Potholm on the Crowded Crop of Gubernatorial Hopefuls in Down East
Story posted March 23, 2010
Twenty-three people have declared their candidacy for governor of Maine, prompting the media to seek out Chris Potholm, DeAlva Stanwood Alexander Professor of Government. The latest is Down East magazine, which includes Potholm's observations in its article, "Help Wanted."
An excerpt from the article:
"I've never seen so many candidates, and seen them getting started in so many different ways so early," remarks Bowdoin College professor Christian Potholm, who has written several books on Maine politics and campaigns. "It's particularly strange in that the state has so many problems, and to be the next governor is to take on a tremendous burden. Plus, this is the lowest paid governorship in the country, by quite a bit."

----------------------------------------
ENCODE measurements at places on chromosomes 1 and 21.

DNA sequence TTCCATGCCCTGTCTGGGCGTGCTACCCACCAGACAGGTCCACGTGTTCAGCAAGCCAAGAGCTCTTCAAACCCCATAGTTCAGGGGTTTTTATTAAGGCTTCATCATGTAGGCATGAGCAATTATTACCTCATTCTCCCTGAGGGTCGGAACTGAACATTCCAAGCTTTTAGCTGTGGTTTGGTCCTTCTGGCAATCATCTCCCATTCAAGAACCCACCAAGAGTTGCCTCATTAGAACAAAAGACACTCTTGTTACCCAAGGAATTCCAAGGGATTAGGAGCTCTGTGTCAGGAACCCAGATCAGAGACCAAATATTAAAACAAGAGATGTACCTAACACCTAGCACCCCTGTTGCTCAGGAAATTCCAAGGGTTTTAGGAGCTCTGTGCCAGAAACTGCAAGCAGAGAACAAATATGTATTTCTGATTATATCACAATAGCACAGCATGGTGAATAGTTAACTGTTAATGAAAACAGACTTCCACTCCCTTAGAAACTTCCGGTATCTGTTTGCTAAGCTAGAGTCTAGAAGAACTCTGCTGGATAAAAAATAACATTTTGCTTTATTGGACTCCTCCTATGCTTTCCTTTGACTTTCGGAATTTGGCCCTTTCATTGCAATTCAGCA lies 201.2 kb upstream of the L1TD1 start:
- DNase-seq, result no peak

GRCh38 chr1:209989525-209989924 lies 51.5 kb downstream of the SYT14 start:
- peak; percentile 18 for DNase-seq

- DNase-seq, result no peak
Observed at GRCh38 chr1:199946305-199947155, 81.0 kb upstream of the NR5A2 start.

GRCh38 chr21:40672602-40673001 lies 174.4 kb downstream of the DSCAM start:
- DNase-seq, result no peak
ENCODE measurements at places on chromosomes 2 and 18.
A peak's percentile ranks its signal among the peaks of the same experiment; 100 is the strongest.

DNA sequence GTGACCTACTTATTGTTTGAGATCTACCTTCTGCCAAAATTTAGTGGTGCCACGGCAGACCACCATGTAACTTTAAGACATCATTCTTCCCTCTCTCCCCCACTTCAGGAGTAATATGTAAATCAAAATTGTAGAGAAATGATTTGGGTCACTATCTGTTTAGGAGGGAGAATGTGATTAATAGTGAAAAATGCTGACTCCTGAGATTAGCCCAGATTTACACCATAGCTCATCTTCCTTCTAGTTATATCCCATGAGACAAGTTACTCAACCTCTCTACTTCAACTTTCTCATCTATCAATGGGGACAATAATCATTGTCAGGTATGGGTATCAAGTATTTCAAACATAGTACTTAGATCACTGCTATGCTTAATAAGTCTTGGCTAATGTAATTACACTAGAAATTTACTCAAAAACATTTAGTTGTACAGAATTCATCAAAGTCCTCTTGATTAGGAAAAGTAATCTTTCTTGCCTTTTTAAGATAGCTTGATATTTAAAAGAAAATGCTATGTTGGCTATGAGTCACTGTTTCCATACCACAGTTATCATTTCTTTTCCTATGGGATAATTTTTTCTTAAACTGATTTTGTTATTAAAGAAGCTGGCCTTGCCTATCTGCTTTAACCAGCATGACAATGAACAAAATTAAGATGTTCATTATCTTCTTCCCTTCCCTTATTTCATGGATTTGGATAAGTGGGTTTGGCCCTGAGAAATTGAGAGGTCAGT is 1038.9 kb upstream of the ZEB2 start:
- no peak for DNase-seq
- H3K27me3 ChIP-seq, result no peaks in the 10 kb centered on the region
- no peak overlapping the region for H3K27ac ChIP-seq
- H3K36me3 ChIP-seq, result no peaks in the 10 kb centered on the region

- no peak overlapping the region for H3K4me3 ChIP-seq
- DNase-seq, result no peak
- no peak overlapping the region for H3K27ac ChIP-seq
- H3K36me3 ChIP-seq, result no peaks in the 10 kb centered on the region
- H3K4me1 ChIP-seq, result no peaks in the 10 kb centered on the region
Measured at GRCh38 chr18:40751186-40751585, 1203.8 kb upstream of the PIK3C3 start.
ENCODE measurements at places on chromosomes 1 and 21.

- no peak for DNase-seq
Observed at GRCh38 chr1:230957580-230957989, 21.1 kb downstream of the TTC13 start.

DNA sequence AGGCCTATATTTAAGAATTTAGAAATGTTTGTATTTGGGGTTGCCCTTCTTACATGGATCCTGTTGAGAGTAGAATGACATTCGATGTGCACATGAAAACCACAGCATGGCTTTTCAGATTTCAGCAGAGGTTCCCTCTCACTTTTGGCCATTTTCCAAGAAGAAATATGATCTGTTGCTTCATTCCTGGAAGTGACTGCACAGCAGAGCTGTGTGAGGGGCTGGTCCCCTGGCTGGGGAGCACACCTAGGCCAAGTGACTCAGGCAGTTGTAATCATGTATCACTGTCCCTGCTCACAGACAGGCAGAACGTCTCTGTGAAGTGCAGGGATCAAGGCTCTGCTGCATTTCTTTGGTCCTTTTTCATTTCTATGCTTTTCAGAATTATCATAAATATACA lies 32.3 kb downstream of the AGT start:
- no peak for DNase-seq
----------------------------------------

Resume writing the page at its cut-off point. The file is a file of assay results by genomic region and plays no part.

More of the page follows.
Potholm cites the 1994 election, with nine Republican candidates, one Democrat, and a handful of other contenders as the most recent high-point in terms of candidates. He believes the enticement of public financing - qualified candidates receive up to six hundred thousand for a primary campaign and a million for the general election - is responsible for this year's rash of candidates. "The public financing has turned out to be some kind of Frankenstein's monster," he says. "At a time when the state is cutting health and human services, we get twenty-three people running around possibly going to get one million apiece? It's the law of unintended consequences, I think."
Read the article in its entirety.
« Back | Campus News | Academic Spotlight | | Subscribe to Bowdoin News by Email